Leather is nature’s ideal material for footwear. It breathes, flexes, is durable, and restorable in many cases. Proper care and treatment is very important to ensure your footwear’s long life and wearability. Here’s how to protect your investment:
- Rotate your shoes between wearings to allow moisture and perspiration to dissipate naturally.
- Shoe trees should be used to help footwear retain its shape. They are available in plastic or cedar. Although more expensive, uncoated cedar are better because they also absorb moisture and leave a fresh cedar aroma.
- Always use shoe horns when slipping on footwear. They help to protect the footwears’ heel counter, the support between the lining and the upper, from losing its stability.
- Clean off your footwear as soon as possible after wearing. With a soft cloth, gently remove surface dirt and residue from leather.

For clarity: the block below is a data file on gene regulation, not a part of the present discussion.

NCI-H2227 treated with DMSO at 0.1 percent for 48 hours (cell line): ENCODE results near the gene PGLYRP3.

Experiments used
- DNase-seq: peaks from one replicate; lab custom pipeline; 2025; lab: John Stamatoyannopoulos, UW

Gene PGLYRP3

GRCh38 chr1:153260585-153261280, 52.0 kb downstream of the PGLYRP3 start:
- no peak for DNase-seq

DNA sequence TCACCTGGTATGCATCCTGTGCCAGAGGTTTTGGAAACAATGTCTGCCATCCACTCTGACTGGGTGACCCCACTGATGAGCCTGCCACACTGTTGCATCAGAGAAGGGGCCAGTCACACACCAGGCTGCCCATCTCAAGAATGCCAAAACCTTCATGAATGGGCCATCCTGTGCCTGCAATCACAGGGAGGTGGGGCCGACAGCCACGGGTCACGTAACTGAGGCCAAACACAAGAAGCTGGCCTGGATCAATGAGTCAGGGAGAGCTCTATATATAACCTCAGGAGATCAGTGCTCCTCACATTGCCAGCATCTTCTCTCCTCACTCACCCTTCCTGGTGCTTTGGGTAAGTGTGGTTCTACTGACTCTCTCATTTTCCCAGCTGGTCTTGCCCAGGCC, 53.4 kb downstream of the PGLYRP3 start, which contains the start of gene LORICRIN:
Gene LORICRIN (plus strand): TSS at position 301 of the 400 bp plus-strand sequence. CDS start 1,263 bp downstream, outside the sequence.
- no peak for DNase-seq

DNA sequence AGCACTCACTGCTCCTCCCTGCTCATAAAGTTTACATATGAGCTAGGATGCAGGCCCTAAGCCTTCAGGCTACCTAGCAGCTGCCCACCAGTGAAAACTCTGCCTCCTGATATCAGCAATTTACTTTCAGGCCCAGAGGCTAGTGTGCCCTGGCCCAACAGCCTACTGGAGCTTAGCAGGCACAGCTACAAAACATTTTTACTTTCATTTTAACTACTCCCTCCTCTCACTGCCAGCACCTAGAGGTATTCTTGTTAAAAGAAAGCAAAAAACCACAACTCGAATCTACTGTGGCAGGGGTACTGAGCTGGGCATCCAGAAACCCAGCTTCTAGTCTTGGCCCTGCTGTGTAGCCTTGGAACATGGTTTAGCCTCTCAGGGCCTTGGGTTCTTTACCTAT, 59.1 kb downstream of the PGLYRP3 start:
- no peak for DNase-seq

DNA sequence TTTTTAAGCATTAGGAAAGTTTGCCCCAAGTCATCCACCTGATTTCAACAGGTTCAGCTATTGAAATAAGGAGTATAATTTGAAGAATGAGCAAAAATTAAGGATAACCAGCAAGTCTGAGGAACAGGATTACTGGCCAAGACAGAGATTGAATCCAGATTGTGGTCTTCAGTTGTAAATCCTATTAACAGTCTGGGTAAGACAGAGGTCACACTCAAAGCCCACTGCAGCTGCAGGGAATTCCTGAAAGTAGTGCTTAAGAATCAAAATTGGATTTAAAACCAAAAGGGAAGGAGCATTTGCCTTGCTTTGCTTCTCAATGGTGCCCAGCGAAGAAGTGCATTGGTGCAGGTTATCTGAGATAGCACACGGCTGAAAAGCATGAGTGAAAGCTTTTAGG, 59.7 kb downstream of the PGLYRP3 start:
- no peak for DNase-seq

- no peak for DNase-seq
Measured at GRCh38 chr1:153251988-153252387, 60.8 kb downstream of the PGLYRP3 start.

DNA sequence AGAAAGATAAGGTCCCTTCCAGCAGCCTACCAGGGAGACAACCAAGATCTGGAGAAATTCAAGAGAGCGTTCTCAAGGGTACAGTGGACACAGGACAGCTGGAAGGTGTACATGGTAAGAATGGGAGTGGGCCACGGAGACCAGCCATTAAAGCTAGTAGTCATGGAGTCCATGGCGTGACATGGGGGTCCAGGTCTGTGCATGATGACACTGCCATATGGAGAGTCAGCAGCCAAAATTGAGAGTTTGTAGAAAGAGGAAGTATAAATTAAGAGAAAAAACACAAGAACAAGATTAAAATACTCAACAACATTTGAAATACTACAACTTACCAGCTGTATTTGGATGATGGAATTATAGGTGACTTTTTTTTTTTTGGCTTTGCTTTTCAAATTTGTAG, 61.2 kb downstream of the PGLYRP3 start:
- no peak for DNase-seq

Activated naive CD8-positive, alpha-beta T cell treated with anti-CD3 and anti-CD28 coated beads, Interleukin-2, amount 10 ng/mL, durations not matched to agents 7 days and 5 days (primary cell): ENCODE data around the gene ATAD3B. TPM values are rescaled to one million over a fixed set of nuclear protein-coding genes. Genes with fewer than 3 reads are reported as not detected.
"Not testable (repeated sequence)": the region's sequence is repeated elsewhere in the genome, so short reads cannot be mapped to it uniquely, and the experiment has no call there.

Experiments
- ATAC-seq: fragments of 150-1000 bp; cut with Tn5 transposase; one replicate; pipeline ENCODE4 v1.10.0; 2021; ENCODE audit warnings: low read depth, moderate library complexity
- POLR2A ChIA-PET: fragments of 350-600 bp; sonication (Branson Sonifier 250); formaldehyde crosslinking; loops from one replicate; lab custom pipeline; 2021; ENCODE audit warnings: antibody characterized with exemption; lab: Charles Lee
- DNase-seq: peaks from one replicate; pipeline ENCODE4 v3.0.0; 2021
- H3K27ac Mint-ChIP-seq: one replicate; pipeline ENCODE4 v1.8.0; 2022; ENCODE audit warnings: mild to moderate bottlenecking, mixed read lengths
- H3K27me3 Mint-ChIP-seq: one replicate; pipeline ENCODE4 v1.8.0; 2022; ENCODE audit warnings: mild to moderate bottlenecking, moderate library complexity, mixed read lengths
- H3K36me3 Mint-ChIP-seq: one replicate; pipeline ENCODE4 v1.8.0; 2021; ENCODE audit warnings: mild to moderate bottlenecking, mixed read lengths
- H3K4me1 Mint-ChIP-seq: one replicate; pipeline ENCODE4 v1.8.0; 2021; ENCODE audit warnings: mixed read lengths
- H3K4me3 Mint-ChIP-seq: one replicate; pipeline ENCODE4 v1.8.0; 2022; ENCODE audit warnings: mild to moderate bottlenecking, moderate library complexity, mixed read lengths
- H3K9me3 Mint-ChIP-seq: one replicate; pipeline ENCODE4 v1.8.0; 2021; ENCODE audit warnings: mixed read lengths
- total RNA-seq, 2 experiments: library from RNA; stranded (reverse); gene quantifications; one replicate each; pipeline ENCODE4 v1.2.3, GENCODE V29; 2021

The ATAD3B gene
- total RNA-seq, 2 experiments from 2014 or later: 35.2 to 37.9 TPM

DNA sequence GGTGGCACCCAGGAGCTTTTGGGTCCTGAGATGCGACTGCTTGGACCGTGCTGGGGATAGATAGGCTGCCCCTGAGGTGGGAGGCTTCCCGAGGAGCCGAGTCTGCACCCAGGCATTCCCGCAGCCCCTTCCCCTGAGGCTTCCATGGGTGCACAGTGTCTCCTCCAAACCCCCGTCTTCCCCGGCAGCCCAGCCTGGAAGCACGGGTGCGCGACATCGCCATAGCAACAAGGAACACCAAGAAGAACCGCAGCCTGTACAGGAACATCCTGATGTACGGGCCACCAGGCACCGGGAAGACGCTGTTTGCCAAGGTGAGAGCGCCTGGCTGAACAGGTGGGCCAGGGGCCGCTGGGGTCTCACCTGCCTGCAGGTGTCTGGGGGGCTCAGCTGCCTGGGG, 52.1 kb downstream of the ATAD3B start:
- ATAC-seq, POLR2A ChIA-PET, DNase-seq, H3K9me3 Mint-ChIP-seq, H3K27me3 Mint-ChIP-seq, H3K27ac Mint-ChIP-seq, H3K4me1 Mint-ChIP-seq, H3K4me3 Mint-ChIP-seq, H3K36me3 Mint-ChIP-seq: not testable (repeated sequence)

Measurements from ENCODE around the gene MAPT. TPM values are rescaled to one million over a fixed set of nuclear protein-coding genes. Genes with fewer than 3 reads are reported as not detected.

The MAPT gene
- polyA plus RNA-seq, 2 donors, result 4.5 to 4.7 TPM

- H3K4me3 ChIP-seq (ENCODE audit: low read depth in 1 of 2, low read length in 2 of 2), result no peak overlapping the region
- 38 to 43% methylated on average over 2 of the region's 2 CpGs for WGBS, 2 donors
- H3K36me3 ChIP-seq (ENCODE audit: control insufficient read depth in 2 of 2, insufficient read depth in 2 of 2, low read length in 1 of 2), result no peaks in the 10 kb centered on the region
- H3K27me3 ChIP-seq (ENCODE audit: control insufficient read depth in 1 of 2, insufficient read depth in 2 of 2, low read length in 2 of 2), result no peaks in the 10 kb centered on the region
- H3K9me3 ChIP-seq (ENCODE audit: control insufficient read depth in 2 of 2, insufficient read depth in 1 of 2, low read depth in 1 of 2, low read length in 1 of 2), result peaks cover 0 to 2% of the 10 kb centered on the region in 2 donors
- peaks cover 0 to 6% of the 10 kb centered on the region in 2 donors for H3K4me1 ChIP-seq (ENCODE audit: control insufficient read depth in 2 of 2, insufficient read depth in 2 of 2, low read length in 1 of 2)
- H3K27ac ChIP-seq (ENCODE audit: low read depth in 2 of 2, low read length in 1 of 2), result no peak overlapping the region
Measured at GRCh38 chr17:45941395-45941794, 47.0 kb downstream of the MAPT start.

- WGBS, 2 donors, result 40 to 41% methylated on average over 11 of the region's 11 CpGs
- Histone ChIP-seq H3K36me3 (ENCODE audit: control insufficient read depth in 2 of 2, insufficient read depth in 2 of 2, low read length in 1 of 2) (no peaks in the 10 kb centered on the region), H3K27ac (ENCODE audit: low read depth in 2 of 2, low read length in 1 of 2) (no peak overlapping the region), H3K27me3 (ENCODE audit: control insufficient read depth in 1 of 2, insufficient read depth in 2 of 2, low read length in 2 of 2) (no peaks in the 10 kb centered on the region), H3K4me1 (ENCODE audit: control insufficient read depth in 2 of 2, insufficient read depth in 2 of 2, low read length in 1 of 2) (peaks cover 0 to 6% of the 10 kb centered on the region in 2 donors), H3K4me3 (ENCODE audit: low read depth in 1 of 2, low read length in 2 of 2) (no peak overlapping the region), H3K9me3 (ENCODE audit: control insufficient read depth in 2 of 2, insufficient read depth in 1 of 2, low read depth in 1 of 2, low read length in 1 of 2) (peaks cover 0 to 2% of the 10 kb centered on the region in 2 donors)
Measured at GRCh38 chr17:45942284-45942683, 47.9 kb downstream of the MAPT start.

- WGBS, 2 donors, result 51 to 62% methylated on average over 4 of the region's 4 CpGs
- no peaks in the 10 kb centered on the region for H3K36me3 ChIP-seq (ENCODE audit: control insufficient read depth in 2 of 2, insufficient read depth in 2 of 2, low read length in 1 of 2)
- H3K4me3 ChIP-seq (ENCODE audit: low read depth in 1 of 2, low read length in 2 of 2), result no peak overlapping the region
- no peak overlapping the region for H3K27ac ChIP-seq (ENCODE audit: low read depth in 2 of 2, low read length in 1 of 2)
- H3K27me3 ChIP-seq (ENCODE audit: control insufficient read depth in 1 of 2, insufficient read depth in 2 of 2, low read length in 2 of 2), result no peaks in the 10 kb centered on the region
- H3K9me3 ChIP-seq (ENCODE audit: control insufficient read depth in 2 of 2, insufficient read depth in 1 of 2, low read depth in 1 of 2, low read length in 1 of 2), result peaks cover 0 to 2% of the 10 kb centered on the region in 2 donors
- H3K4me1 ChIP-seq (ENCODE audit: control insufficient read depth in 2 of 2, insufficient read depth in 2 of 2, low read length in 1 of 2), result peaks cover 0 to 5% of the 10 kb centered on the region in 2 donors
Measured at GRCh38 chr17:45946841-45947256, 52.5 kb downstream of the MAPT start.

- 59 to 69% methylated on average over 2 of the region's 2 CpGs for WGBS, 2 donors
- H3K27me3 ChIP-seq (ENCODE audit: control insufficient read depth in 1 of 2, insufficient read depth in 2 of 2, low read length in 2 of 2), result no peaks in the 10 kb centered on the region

- Treat leather by polishing them periodically. Using a creme helps to nourish the leather, keeping it moist and supple.
- When traveling, be sure to pack your footwear in soft sturdy shoe bags.
- When footwear gets wet, allow them to partially dry at room temperature. While they are still damp, insert your cedar shoe trees and allow them to continue to air dry.
A new pair of shoes or boots should fit comfortably, while allowing sufficient room for movement. Your fit should not be so snug as to be constricting or too loose either. Heel slippage in new footwear is to expected until the leather softens and the sole flexes. In time your foot will develop a comfortable niche for itself.
The break-in period refers to the time necessary for new leather to soften and conform to the shape of your foot. Regular wear will generate body heat and moisture allowing supple leather to contour in response to your foot’s movement. A good leather conditioner will hasten this process.